Holidays and Research & Scholarly Activity
Welcome back to all UCU members. It’s the time of the year when you might like to plan ahead for your holidays and research time. Here is a reminder of some of the rights that we have in relation to holidays and time off for research and scholarly activity.
- The annual leave year begins on 1 September each year.
- Full time annual leave entitlement is 37 days. In addition there are 8 statutory bank holidays, plus local discretionary holidays when the University is closed in the interests of efficiency.
- Annual leave accrues on a pro-rata basis during the year at the rate of 3.1 days per completed calendar month for full time employees irrespective of the actual number of hours worked.
- The timing of your holidays is subject to the agreement of your manager. Subject to the organisational requirements of the University, you may request that up to 6 weeks of your normal holiday entitlement be taken in one continuous period, and such a request will not be unreasonably refused.
- Wherever possible, detailed holiday schedules for individual lecturers will be made as soon as reasonably practicable after the beginning of each academic year; in determining holiday schemes, special regard will be given to lecturers with family responsibilities and those who wish to attend conferences or courses that are held in normal holiday periods.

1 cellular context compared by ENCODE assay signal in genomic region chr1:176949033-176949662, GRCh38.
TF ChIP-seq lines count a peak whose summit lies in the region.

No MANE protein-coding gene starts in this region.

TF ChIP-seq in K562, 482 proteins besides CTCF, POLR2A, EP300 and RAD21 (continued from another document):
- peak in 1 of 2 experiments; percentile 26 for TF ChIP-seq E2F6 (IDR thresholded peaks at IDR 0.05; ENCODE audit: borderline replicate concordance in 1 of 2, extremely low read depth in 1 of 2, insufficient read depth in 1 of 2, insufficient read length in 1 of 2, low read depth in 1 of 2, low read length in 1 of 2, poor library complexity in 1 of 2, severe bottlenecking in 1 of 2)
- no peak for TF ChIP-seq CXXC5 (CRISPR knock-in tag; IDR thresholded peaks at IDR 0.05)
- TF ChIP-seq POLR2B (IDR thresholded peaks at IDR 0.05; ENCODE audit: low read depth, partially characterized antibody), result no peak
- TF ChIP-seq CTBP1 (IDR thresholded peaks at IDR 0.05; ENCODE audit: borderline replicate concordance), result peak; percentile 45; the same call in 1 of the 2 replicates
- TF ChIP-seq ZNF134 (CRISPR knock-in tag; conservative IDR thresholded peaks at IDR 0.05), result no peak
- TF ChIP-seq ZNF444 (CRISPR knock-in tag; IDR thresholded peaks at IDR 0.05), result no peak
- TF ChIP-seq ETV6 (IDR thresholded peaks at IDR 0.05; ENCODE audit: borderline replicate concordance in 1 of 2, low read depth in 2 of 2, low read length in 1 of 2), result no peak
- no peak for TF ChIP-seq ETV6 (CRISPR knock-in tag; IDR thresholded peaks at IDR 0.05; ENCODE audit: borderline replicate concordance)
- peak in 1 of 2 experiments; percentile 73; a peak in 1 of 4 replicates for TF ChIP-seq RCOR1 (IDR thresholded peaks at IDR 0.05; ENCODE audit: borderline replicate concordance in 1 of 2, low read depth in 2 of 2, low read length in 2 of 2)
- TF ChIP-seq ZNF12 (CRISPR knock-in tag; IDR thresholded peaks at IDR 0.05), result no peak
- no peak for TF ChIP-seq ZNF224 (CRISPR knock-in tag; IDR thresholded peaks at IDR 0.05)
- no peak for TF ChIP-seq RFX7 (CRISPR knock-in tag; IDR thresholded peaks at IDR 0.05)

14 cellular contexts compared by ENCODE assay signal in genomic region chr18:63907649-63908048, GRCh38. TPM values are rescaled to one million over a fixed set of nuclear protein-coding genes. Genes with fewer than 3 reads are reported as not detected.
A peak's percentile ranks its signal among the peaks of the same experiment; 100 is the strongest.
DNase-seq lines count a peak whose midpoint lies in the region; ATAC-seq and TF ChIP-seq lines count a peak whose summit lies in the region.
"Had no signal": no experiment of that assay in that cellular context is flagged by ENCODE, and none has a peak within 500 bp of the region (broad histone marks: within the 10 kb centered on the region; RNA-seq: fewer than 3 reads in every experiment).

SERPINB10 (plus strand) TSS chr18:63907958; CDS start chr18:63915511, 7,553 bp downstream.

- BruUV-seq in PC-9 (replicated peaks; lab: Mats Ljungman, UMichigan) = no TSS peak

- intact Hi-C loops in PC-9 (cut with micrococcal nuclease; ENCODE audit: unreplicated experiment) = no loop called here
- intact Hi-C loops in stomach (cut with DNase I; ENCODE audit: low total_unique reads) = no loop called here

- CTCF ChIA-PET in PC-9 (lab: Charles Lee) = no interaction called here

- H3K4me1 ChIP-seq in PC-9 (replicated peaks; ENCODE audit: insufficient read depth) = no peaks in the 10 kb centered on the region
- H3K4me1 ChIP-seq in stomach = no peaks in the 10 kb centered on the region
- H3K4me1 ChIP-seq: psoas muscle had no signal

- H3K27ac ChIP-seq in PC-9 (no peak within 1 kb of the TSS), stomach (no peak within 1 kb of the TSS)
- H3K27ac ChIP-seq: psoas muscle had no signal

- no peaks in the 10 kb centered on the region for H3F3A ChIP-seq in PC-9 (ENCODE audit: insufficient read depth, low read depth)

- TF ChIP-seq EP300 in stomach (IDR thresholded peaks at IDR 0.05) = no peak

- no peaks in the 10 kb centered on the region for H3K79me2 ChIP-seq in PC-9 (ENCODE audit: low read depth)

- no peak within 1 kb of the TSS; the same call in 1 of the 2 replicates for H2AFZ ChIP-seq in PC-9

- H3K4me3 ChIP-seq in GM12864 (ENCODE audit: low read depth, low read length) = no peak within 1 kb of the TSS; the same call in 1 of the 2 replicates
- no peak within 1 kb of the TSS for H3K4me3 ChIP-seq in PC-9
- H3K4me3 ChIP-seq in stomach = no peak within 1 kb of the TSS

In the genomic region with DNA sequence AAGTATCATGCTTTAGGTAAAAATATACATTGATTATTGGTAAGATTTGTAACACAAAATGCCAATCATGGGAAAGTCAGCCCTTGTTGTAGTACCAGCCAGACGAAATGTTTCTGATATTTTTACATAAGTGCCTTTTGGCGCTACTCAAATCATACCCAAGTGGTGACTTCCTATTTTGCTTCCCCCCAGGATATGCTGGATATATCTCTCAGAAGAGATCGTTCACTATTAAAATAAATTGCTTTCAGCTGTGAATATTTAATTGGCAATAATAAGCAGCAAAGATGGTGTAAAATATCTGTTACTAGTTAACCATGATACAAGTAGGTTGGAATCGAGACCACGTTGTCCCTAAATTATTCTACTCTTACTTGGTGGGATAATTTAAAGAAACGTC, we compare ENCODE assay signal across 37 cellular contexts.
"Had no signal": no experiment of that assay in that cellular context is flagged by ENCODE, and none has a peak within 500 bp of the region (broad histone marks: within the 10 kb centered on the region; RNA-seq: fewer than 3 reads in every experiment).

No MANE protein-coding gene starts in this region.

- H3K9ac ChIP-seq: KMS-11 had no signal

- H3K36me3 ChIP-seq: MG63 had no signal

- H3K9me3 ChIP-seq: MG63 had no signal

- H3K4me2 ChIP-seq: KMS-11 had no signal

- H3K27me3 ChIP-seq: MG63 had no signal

- Up to 5 days unspent leave may be carried forward by agreement and taken within the first 4 months of the next annual leave year. No payment can be made in lieu of any period of unspent leave except where the employment relationship is terminated.
- On termination of employment your entitlement to accrued holiday pay shall be calculated on a pro-rata basis up to your final day of service. Where more days holiday has been taken than your accrued entitlement the University is authorised to make an appropriate deduction from your final salary. Payment and deductions will be made on the basis of 1/260th of annual salary for each day’s leave.
Research and Scholarly Activity
- As part of your duties, you will normally be expected to engage in research and scholarly activity. The nature and extent of this will vary with the nature of the subject(s) you teach and the full range and balance of your duties and other commitments. In this context, ‘scholarly activities’ includes the production of books, contributions to books, articles and conference papers, and is to be construed in the light of the common understanding of the phrase in higher education.